Constitutionality Of The War Powers Act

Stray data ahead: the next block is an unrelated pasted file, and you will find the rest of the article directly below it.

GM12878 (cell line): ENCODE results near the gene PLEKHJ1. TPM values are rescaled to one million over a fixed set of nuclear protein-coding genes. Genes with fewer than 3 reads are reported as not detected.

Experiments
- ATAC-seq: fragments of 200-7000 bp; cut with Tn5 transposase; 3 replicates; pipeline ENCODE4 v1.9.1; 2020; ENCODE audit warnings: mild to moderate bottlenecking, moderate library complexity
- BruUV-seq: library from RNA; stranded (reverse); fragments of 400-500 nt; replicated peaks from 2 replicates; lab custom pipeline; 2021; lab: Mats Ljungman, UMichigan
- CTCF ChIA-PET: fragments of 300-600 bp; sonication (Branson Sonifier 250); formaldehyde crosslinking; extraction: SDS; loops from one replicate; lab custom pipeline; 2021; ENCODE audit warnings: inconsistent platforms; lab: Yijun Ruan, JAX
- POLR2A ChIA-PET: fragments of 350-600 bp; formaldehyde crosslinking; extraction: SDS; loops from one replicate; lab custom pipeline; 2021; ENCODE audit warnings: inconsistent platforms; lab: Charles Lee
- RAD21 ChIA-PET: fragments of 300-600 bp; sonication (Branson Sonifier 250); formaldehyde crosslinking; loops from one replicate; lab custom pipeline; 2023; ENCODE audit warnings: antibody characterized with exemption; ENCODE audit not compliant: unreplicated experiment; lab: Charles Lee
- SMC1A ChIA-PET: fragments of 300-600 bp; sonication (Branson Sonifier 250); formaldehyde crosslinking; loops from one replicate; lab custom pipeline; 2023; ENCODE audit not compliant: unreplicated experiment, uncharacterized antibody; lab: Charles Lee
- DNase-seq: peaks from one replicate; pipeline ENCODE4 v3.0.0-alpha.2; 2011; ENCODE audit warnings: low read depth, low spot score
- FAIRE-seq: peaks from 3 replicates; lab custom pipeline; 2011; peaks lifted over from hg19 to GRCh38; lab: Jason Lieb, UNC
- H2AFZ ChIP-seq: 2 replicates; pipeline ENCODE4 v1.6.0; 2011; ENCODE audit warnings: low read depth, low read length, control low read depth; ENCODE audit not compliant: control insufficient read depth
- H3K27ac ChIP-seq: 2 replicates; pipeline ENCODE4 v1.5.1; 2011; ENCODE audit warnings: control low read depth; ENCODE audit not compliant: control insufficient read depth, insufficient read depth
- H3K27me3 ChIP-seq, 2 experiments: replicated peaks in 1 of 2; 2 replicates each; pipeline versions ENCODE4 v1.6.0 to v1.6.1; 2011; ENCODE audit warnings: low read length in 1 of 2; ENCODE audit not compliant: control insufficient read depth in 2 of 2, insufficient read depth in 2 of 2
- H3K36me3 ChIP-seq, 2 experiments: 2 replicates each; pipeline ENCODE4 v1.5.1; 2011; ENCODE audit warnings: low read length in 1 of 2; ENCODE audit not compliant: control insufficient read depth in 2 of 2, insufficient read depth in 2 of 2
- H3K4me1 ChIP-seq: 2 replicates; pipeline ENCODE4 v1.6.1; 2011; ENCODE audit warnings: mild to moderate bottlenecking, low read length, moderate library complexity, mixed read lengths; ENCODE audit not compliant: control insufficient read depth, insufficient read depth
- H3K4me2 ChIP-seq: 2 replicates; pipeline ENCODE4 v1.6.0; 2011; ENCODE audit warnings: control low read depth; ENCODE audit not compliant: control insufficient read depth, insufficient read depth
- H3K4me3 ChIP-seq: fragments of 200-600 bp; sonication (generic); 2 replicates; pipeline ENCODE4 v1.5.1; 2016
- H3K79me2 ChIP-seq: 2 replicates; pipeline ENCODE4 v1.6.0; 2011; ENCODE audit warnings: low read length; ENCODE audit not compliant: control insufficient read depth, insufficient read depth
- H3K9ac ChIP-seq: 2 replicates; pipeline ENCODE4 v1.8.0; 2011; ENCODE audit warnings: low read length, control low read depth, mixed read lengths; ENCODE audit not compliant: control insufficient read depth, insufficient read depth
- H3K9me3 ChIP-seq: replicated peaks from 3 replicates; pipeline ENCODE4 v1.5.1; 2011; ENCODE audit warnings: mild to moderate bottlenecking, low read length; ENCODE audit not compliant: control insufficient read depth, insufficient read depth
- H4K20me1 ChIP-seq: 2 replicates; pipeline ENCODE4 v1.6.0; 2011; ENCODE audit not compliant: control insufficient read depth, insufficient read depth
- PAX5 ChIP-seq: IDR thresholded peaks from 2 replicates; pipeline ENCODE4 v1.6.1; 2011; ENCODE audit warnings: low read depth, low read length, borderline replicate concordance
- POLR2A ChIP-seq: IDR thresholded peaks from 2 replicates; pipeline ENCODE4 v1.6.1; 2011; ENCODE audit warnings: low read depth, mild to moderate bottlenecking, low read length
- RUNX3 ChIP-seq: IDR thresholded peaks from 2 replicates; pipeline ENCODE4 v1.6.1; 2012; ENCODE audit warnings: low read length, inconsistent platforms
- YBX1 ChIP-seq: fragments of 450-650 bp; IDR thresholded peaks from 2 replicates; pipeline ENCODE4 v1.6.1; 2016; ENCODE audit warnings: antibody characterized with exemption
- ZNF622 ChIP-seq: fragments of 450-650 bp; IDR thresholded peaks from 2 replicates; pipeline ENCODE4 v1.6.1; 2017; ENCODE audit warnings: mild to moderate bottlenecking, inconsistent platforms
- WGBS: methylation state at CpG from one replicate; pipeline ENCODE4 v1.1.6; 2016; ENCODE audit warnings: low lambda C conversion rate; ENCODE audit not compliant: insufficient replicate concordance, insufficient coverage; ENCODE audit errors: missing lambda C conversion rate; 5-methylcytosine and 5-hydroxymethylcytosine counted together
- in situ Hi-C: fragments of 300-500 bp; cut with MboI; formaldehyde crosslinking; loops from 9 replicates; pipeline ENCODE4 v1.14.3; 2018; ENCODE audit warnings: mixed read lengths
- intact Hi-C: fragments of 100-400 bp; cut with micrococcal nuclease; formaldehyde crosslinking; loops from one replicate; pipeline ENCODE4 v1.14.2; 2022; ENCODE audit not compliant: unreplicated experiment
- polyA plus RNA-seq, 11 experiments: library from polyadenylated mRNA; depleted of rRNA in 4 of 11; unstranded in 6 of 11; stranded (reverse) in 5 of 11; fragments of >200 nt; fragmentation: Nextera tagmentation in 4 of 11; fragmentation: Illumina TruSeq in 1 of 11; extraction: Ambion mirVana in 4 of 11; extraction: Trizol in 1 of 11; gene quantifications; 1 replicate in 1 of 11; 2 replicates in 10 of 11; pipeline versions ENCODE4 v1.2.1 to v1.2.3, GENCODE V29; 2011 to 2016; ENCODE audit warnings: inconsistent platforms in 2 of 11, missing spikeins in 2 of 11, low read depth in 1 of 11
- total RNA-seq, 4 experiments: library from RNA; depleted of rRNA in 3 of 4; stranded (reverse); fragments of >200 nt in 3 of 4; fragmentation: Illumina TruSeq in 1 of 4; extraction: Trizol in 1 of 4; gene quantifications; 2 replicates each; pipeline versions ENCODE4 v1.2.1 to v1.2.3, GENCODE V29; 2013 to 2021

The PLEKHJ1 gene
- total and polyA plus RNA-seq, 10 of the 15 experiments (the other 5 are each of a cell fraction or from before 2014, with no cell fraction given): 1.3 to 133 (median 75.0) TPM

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Constitutionality of the War Powers Act and the claim of executive privilege? Congress passed the War Powers Act that acknowledges the presidential right to take limited military action before receiving congressional approval, but requires him to file a formal report with Congress within forty-eight hours of initiating hostilities. The use of military action is limited to sixty days without congressional approval. An additional thirty days can be granted if it is necessary to withdraw the troops. The War Powers Act is unconstitutional because it violates the separation of powers and limits the president’s power as Commander-in-Chief of the Armed Forces. Only the president has the power to send or withdrawal troops when he sees necessary. Congress does not have the executive authority to control the United States Armed Forces. By passing the War Powers Act, Congress is attempting to take on the role of the Commander-in-Chief by dictating the president’s actions, and interfering with his official duties. According to Bowsher v. Synar, Congress violated the separation of powers by giving a member of Congress executive powers. The Court held that a member of the legislative branch cannot have the same powers as those given to members of the executive branch. Using the holding in Bowsher, Congress overstepped its boundaries by passing the War Powers Act, making the Act unconstitutional. Not only did the Act violate the separation of powers, it also interfered with Bush’s
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